MOSCOW (AP) — A Soyuz spacecraft carrying a Russian, an American and a Dutchman docked Friday at the International Space Station, restoring the permanent crew to six members for the first time since September.
Mission commander Oleg Kononenko, NASA's Don Pettit and European Space Agency astronaut Andre Kuipers had traveled through space for two days before their Russian spacecraft docked at 5:19 p.m. (1319GMT).
They will join three others already on the orbiting station: NASA's Dan Burbank and Russians Anton Shkaplerov and Anatoly Ivanishin, who arrived in November.
The six will work together on the International Space Station until March.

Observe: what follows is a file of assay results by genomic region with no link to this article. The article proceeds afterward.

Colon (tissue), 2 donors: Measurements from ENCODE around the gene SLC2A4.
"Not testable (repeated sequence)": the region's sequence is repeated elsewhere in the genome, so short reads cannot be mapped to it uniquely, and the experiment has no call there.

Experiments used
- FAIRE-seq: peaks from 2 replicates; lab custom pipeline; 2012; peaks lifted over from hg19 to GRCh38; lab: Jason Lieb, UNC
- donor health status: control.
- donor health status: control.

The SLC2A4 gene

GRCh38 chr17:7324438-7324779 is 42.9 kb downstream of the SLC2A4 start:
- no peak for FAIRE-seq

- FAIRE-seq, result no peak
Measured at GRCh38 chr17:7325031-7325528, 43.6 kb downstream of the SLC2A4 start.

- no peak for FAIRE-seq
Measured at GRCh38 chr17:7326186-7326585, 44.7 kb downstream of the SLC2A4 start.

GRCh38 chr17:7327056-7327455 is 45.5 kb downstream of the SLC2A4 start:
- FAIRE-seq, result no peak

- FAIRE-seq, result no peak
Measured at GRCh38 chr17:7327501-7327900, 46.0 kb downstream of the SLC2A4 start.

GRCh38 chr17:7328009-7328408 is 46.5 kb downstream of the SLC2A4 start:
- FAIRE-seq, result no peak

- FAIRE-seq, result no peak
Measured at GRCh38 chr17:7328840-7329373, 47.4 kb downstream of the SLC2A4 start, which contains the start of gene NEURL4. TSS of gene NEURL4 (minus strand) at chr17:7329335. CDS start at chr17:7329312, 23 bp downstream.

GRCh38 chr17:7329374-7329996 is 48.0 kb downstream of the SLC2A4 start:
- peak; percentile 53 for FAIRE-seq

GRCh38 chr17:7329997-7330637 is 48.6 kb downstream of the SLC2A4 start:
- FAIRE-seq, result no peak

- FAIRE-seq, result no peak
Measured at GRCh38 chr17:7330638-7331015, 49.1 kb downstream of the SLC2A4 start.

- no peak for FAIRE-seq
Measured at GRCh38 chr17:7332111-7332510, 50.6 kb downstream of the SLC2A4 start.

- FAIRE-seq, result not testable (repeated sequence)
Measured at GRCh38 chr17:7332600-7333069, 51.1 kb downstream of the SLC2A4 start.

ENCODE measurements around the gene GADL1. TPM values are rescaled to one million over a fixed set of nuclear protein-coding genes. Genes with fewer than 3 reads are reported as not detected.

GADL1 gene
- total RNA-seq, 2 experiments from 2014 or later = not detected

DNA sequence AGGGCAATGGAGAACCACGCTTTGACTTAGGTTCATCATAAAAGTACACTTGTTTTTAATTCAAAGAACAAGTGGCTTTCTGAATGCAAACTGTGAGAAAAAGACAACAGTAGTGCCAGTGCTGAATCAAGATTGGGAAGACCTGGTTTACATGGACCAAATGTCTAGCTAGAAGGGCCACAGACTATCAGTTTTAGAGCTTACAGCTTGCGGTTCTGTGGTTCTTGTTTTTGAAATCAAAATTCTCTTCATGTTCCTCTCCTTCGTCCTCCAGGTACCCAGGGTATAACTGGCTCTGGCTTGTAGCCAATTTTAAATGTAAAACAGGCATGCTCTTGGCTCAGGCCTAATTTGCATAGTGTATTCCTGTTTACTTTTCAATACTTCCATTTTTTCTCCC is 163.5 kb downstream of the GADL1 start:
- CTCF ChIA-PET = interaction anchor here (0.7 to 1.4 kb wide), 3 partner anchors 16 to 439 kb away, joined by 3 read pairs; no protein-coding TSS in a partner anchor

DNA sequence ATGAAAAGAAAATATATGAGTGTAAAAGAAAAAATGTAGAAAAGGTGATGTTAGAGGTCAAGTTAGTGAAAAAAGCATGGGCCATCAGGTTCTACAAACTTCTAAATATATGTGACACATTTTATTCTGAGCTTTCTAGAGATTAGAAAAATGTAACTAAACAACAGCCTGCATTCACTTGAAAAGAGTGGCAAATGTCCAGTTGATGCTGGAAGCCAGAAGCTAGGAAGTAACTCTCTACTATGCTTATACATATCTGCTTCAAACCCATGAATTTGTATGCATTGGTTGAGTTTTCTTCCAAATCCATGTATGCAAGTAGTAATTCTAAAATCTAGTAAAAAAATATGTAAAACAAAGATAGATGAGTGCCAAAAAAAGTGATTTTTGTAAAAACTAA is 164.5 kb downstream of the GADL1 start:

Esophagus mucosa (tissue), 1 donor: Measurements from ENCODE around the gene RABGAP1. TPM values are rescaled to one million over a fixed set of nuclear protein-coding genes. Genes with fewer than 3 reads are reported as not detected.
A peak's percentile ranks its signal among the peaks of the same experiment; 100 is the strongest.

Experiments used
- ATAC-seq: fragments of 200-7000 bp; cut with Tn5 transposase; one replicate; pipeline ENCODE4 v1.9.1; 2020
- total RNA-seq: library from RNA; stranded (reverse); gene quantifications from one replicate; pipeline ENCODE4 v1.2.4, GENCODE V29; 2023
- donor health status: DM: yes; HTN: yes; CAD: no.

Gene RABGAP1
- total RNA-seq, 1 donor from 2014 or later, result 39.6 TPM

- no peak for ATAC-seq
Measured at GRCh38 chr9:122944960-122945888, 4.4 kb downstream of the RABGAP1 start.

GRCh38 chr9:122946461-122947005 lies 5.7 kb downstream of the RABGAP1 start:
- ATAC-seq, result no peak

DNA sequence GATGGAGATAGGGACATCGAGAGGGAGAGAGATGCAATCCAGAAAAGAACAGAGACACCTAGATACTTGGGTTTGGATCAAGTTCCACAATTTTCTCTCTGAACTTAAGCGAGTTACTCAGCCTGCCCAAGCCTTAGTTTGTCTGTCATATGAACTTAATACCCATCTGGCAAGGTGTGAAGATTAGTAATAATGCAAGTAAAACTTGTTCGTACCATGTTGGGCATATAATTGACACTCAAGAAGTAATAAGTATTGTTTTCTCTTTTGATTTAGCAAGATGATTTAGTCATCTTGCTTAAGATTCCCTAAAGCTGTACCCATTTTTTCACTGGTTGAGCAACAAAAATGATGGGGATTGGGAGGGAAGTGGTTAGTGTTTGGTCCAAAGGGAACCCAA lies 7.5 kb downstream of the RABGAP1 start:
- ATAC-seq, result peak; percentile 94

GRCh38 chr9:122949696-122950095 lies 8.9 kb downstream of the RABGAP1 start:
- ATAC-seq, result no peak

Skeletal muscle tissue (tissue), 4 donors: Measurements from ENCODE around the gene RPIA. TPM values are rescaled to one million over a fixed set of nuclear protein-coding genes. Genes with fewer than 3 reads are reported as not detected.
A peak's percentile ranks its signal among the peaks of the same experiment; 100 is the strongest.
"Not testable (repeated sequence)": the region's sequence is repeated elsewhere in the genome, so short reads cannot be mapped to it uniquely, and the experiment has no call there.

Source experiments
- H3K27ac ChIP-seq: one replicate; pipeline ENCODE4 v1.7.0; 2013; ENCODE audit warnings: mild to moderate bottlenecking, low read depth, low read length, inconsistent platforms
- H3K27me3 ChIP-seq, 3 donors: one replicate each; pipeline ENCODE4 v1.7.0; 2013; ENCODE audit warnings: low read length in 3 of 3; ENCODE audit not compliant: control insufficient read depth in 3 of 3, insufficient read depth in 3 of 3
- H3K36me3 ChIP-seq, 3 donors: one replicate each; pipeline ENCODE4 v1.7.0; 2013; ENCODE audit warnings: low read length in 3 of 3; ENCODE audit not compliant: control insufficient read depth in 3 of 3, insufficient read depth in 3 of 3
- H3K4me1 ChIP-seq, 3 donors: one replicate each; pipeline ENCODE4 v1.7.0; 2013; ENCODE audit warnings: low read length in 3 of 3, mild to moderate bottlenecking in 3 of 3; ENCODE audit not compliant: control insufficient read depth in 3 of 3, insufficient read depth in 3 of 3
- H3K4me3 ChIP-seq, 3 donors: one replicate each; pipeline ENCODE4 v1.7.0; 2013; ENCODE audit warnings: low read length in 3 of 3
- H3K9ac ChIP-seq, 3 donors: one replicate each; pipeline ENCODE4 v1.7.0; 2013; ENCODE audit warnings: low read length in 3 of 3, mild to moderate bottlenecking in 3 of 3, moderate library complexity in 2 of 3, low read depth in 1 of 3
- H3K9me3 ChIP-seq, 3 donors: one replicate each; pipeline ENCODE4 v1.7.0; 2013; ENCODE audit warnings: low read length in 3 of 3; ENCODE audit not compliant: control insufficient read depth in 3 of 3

The failed launch of an unmanned Progress cargo ship in August had raised doubts about future missions to the station, because the rocket that crashed used the same upper stage as the booster rockets carrying Soyuz ships to orbit.
The next manned launch was delayed until Russian space officials could determine the cause of the Progress failure and it went off without a hitch in November. The crew on that mission overlapped for eight days with the three crew members remaining on the station, who then returned to Earth later that month.